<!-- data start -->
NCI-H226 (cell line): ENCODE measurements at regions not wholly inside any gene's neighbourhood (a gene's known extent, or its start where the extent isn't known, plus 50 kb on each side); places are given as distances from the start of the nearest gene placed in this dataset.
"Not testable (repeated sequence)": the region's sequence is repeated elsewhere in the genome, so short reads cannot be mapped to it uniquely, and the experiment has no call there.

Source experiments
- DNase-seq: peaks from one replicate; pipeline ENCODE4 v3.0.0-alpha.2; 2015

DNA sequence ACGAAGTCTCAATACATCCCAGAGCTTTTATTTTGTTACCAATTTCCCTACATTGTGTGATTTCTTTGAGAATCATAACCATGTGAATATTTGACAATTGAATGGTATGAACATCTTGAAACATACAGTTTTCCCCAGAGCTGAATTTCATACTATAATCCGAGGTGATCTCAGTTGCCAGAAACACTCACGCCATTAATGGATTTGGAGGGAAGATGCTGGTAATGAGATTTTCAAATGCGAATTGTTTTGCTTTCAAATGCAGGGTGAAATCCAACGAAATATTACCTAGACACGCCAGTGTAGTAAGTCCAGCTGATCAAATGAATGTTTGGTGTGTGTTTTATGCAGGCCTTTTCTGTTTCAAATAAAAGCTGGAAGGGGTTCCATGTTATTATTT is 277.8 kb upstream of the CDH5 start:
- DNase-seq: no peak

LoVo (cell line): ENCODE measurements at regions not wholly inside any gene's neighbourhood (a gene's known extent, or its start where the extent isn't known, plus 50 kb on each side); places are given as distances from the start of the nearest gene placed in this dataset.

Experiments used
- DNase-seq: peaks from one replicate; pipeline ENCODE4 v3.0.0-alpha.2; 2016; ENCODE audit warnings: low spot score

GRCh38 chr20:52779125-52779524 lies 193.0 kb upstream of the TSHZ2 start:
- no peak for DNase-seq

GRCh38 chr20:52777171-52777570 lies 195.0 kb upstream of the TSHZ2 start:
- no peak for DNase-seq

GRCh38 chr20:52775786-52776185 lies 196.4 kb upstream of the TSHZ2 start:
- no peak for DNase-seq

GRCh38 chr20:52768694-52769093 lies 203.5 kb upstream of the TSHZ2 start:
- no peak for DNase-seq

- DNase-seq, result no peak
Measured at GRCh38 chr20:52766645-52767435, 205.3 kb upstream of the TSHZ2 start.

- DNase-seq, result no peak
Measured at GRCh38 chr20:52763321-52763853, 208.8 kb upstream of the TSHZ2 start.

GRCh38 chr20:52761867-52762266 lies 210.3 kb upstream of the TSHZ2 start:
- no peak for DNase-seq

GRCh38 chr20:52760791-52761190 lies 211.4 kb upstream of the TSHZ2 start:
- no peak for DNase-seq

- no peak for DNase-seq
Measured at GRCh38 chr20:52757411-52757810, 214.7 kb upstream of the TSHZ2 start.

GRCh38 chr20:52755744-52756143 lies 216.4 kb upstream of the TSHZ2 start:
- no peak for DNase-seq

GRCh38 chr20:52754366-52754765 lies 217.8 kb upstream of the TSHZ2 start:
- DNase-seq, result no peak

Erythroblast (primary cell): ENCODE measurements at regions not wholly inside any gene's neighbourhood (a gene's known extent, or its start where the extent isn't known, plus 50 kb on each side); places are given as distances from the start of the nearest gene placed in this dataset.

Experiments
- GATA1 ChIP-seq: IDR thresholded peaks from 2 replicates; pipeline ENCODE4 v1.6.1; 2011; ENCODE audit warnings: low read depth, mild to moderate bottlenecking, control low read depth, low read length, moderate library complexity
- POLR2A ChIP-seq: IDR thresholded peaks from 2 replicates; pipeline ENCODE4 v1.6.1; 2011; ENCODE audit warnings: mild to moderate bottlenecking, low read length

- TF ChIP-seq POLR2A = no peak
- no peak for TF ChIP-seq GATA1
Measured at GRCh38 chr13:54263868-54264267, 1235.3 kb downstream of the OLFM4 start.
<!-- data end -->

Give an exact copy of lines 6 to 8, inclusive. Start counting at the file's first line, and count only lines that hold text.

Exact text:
- DNase-seq: no peak

LoVo (cell line): ENCODE measurements at regions not wholly inside any gene's neighbourhood (a gene's known extent, or its start where the extent isn't known, plus 50 kb on each side); places are given as distances from the start of the nearest gene placed in this dataset.

Experiments used